By Josh Kraus
If you’re wondering where you can catch five history PhD students busting out wistful folk-rock tunes on June 3, here is your answer. Introducing The Night Owl Choir: a diverse group of musicians who would rather be channeling a brooding Neil Young than researching the Byzantine Empire.
Set to release its debut album by the end of the year, The Choir is relatively new to the Chicago music scene. The group formed in the spring of 2008, after meeting each other as graduate students at UIC. Multi-instrumentalist Doug Miller had recently left his Minneapolis band of eight years, The Winter Blanket.
“That band was the focus of my life,” Miller says. “However, when I started grad school, I decided music would have to take a backseat.”
But Miller’s admirable ambition was quickly interrupted by the musical talent he discovered inhabiting his corner of the school.
“I was blessed, or cursed depending on how you look at it, by the presence of fellow musicians in my department,” Miller says.
Apparently, untapped talent can’t hide anywhere, not even in the fluorescent stained hallways of a history department. The group originally wanted to play for fun, Miller says, but they soon realized the band possessed enough talent to surpass what could have just been a ragtag cluster of twenty-something’s tinkering away in between study breaks.
Thus, The Night Owl Choir was born in full. Besides Miller there is Perry Clark, Tom Dorrance, Jenna Nigro and Exa von Alt, each of whom are credited with multiple instruments and abilities, making the group dynamic that much more unpredictable. The Choir boasts three primary songwriters and vocalists: Miller, Dorrance and Nigro.
“We are big fans of The Band,” Miller says. “Their use of multiple lead singers and penchant for playing musical chairs is an inspiration to us.”
But don’t expect to hear The Choir croon about the tales of brave Ulysses; the three songwriters leave their educational material to the classrooms.
“I write from experience,” Miller says. “Tom makes stuff up. I have no clue what Jenna is singing about.”
The differing writing styles find a comfortable home in The Choir’s nostalgia-steeped sound, uniting to form a cohesive and evocative panorama of melt-in-your-mouth acoustic hymns and unrestrained electric anthems. The dreary wonderment of Neil Young’s “On The Beach” can be felt in “Diamonds,” as swatches of fluttering dobro puncture the song’s ominous atmosphere. In the unassumingly honest and catchy “It’s Not Me,” gentle percussion and simple chord changes outline Nigro’s delicate vocals as she casually sings, “Why do I think so much, why do I drink so much, why do I fall so hard in love?”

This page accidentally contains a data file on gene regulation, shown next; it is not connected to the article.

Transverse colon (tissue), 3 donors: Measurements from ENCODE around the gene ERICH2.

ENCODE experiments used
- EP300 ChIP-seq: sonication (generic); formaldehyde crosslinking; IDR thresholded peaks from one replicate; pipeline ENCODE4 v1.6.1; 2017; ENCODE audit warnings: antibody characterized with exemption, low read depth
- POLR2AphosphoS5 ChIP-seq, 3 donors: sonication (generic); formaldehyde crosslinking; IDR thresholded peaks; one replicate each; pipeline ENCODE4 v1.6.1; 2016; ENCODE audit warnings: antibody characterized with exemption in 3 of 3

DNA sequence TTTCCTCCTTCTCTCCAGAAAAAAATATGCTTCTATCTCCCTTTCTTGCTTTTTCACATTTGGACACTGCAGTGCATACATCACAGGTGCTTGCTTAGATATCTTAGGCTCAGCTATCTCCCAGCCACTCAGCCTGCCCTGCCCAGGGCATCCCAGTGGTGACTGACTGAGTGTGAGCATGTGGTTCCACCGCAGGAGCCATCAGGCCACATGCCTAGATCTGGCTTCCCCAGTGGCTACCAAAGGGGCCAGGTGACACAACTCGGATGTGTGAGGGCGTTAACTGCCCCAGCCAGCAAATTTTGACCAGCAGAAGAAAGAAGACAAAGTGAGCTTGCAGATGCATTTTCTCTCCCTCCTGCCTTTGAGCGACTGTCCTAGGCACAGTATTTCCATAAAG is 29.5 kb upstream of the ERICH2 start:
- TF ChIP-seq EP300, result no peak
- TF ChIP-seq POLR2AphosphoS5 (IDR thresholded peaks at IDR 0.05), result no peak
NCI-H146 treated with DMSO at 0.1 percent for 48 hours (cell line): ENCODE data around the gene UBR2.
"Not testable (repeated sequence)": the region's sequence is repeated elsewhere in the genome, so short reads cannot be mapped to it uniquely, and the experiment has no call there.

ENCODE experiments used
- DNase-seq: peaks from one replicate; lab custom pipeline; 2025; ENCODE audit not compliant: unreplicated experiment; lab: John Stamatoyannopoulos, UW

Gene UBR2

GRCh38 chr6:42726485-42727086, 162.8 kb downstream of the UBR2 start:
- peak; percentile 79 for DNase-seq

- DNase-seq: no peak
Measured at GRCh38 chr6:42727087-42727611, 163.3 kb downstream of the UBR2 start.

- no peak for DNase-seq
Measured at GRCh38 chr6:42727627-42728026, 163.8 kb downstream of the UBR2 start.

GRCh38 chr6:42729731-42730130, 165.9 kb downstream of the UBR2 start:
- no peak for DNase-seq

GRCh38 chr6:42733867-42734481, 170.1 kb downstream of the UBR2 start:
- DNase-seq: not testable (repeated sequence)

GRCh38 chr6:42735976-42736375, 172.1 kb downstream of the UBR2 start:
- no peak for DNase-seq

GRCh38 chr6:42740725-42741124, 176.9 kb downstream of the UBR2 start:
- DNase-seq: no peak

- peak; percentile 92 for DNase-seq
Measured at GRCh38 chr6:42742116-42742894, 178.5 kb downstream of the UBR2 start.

Although the band is still in its youth, the members are constantly attempting to evolve its sound.
“We are trying to introduce more complicated vocal parts and become more confident ?as singers,” Miller says. “We spend most of our time trying to figure out how to make ?everything cohesive without sounding too uniform or predictable.”
For a band that has been active for less than two years, its zeal is praiseworthy at the least, but throw in being a full-time grad student and you have to wonder how this group of future college professors can stay motivated. While Miller admits that playing music while earning a PhD is extremely difficult, he has his reasons to keep the band going.
“I do it for the experience,” Miller says. “I like crashing on people’s couches. I like exploring different towns. If you are good enough at it, playing in a band provides a paid vacation.”
The Night Owl Choir has played the majority of their gigs in and around Chicago, but the group is currently booking shows around the Midwest, and is planning to tour in support of its album’s fall release.
“There is no greater feeling than being in a van at three in the morning on an open highway, surrounded by your best friends on the planet, with good music on the radio,” Miller says. “That’s when I am happiest in life.”
The Night Owl Choir plays at the Empty Bottle on June 3, along with indie-rock heartbreaker Julie Doiron.
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